The University of Hawaiʻi at Mānoa hosted two Overwatch League (OWL) tournaments in May and June drawing tens of thousands of viewers from all across the world, with two more slated for July and August. Each winning team takes home $100,000. Interest has grown among many on campus who were not initially drawn to esports, and specifically, Overwatch. To bring everyone up to speed on the game, UH Mānoa’s esports teams hosted a virtual training session for Overwatch on June 30.
“After the first and second tournaments, we started to get questions about the best way to watch the game from people we were working with at the Information Technology Center (one of the host locations for the Overwatch teams),” said Nyle Sky Kauweloa, a communication and information sciences PhD student and head of the UH Mānoa Esports Task Force.
“That probably has come to a surprise for many, because spectating Overwatch is not as straightforward as watching, for instance, a boxing match or a golf tournament. There are a myriad of factors that one has to keep aware of at the end of the game. The goal for the workshop was to provide some context around the game, the terms used by the OWL casters and to have our student interns engage with our community.”
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More about Overwatch
Kauweloa presented along with Kevin Nguyen, UH Mānoa esports program assistant, and student members Justin Chow, Isai Foglesong and Kelsy Padilla. Overwatch is described as a six-versus-six, fast-paced, online, shooting game in which teams must complete certain objectives depending on the map presented. It is not like a conventional battle royale or tactical first-person shooter, but a mixture of the two. Professional OWL teams compete in tournaments throughout the year with the winning team in the grand finals taking home $1.5 million.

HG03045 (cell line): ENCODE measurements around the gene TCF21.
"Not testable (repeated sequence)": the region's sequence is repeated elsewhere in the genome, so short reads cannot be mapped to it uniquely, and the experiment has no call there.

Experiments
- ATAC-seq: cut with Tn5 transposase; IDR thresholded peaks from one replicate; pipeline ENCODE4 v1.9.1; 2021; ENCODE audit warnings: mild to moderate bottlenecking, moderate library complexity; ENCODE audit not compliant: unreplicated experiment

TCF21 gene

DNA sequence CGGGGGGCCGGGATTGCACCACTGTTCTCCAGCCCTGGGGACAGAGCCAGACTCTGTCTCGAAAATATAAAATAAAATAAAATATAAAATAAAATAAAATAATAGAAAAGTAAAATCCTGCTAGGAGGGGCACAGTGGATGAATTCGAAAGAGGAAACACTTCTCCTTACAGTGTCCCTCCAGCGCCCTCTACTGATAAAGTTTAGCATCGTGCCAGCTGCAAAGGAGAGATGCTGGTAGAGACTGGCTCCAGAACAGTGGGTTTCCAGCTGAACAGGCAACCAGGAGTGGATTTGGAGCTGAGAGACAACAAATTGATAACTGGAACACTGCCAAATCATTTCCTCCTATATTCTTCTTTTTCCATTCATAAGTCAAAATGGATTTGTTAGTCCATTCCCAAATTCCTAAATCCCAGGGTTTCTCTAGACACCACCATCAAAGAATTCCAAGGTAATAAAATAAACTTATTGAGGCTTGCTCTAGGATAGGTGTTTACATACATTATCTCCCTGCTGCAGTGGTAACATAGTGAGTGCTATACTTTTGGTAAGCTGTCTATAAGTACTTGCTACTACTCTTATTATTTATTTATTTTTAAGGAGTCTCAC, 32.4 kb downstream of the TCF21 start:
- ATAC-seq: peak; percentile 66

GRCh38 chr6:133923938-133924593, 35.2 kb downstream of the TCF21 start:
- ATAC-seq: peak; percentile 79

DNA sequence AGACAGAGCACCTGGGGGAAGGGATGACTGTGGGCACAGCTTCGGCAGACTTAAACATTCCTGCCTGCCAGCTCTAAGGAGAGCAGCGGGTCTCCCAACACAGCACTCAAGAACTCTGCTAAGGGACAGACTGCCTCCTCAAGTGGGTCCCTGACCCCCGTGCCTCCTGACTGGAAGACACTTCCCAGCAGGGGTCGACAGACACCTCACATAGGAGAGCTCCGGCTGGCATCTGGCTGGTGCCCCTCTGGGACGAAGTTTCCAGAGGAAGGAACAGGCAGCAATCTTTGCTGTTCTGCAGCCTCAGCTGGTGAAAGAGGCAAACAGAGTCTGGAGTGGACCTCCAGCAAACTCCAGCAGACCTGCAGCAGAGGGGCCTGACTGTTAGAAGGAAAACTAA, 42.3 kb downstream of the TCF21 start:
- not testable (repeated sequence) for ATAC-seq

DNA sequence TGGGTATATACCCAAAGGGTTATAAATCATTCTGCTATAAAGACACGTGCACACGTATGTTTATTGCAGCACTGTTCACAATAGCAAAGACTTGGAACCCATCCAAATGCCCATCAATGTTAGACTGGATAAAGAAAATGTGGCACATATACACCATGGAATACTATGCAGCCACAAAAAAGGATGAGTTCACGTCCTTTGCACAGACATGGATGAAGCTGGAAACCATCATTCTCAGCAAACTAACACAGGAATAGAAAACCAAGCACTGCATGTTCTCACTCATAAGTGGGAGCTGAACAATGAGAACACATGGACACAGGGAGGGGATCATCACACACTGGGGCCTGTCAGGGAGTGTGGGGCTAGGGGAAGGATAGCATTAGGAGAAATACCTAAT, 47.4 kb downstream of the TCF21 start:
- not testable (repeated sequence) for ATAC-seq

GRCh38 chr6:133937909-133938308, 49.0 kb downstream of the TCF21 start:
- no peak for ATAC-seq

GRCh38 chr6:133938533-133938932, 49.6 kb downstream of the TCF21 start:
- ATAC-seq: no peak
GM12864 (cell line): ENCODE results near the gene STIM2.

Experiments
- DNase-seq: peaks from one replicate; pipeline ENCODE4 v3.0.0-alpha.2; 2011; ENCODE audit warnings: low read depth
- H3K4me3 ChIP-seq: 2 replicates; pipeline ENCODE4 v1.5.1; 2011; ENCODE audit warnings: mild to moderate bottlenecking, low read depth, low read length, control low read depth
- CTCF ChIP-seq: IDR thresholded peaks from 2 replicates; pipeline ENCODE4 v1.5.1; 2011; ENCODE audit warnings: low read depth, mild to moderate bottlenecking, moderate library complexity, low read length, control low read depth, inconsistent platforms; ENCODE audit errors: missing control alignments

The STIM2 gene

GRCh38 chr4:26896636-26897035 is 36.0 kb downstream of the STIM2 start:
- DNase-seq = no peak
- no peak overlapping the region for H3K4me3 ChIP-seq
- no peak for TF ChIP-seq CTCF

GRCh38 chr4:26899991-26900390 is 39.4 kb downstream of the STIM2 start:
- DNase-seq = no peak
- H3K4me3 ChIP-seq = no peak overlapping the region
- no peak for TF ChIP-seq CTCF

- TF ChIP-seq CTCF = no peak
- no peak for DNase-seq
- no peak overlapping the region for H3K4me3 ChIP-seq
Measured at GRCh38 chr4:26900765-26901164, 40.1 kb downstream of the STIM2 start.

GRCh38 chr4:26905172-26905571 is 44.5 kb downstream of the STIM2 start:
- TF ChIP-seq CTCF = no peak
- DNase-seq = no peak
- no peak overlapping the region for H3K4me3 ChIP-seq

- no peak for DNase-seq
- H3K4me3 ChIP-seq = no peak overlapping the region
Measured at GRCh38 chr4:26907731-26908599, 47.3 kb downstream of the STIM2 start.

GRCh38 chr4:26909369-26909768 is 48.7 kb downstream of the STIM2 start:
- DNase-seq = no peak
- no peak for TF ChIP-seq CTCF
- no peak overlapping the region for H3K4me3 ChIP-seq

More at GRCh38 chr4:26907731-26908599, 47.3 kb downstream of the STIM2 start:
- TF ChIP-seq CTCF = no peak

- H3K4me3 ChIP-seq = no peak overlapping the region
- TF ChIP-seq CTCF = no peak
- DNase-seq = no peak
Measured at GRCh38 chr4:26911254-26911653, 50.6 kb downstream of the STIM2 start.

During the workshop, the UH experts described what Overwatch is and explained the game’s terminology. They also showed a video they created explaining how to view Overwatch.
Overwatch is part of the growing esports industry, whose revenue is projected to hit $1.08 billion in 2021. This, along with Overwatch’s appearance on campus, have made UH Mānoa’s esports footprint even more important. Students volunteering during the Overwatch tournaments earn an internship credit through the School of Communications in the College of Social Sciences. In addition, the school will host a three-course esports series beginning this fall.
“The reception on campus has been excellent,” Nguyen said. “Students want to be involved and they are really pushing themselves with this internship. Not only have UH students been excited, but this really did send ripples in Hawaiʻi students as well as the esports realm. I’m hoping we can continue this momentum.”
Chow, who is a sophomore Academy for Creative Media major, added, “Being a part of this internship allows me to get hands-on experience in a job field that I want to work in. I would describe this experience as a once in a lifetime experience. I got to meet so many wonderful people and learn how their job works.”
This program is an example of UH Mānoa’s goals of Enhancing Student Success (PDF) and Excellence in Research: Advancing the Research and Creative Work Enterprise (PDF), two of four goals identified in the 2015–25 Strategic Plan (PDF), updated in December 2020.
—By Marc Arakaki